• Watchdog Can’t Verify EPA Grant Performance Claims

    Nearly half of all reported reductions in pollution through a key Environmental Protection Agency grant program cannot be verified, according to a federal watchdog.

    “The EPA is unable to determine the extent to which P2 grants achieve pollution prevention goals because the agency lacks controls to ensure that the results from the grants are reported accurately and consistently across EPA regions,” the EPA Inspector General said in a report made public Friday.

    “We also found the rationale for revisions in reported results made by headquarters were not adequately documented. Due to the reporting errors and lack of documentation, the reported results could not be reconciled,” the report said.

    The EPA has awarded more than $122 million in P2 grants, which are intended to “support pollution prevention activities and develop state pollution prevention programs.” The report released Friday echoes the findings of a 2009 IG report, even though EPA officials fully implemented all of the earlier recommendations to fix the problem.

    Among the goals of the P2 grants are achieving reductions in greenhouse gases officially associated with global warming, toxic and hazardous materials, resource conservation and business efficiency.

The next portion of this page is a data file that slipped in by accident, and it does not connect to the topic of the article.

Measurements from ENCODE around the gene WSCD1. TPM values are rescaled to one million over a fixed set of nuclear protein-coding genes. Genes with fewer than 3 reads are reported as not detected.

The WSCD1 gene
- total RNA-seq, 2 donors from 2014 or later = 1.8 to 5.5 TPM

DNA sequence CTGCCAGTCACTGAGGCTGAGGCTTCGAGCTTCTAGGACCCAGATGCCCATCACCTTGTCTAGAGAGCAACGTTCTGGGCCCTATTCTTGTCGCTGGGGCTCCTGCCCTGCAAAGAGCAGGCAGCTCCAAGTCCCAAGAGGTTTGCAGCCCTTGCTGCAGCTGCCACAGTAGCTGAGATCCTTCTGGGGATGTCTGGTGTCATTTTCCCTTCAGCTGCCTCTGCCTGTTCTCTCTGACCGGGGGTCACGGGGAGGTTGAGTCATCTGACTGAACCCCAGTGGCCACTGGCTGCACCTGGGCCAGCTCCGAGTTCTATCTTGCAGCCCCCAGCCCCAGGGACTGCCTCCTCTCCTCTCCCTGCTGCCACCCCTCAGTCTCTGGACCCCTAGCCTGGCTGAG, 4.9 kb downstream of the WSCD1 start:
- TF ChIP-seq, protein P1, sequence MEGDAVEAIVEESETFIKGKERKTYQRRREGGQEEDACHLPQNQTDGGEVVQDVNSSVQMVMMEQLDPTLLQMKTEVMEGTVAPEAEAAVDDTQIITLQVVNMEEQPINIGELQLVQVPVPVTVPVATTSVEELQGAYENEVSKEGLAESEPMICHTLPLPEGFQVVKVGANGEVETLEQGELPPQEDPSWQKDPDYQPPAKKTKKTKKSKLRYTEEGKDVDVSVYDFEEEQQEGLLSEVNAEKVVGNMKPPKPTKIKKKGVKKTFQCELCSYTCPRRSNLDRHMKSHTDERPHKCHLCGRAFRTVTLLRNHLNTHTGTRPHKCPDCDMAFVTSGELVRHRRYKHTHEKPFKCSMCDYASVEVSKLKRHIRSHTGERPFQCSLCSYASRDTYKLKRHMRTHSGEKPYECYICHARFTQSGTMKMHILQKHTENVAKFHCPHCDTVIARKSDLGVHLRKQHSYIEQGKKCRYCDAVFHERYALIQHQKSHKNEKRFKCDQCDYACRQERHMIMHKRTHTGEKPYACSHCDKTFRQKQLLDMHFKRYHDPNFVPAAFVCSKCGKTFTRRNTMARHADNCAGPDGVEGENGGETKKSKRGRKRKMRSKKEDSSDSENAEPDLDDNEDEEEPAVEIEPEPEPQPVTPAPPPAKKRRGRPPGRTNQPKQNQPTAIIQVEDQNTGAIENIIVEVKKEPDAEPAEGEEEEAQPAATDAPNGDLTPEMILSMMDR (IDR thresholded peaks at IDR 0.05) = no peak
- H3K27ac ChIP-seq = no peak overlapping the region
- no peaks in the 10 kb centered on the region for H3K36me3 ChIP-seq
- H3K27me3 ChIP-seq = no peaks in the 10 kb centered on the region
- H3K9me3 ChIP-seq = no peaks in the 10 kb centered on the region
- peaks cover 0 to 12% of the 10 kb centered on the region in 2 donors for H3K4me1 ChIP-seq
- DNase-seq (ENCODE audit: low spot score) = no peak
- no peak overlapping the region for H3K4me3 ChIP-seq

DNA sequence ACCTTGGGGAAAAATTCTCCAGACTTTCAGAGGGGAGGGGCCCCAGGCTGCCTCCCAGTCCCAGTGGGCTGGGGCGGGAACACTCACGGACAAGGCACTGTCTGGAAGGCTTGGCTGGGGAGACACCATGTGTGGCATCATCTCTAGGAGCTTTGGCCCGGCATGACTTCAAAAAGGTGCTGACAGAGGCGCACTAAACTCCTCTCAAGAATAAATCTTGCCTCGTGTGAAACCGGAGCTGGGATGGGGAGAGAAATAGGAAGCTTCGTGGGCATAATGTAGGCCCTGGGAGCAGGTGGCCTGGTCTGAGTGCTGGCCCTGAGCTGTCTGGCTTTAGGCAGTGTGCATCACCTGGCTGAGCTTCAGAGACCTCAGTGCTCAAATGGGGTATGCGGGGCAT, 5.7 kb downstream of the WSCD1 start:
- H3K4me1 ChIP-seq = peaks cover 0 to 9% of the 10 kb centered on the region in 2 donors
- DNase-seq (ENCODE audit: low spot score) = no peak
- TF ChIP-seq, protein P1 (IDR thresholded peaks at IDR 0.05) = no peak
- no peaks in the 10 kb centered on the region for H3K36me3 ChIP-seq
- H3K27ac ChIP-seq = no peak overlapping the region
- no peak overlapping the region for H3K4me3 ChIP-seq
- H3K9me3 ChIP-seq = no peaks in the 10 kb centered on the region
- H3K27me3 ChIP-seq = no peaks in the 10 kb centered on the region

The P2 grant program is one of dozens managed by EPA and designed to prevent and reduce pollution, but the report covered only the one program and did not say if similar problems were found in the others.

    The basic problems described by the EPA IG in 2009 and 2015 are big differences in how the agency’s regional officials report the results of P2 grants to headquarters executives, and huge changes in the data made by the latter that often cannot be documented.

    “In the regions we visited, we found 58 errors out of 128 (45 percent error rate) of the fiscal years 2011 and 2012 performance metrics reported from the regions to headquarters,” according to the report.

    Ensuring the credibility of the claimed pollution reductions is essential because “the results generated from the P2 grants are used by the agency to report achievements in pollution prevention, and make up part of the agency’s performance measures used for budget decisions and the public’s review,” the report said.

    “The EPA is unable to determine the extent to which P2 grants achieve pollution prevention goals because the agency lacks controls to ensure that results from grants are reported accurately and consistently across regions.

    “Some reported results were inaccurate based on extensive revisions EPA made and we discovered during our review. These inaccuracies and lack of management controls weaken confidence that the agency’s pollution prevention goals have been achieved as represented.”

    Go here to read the full report.

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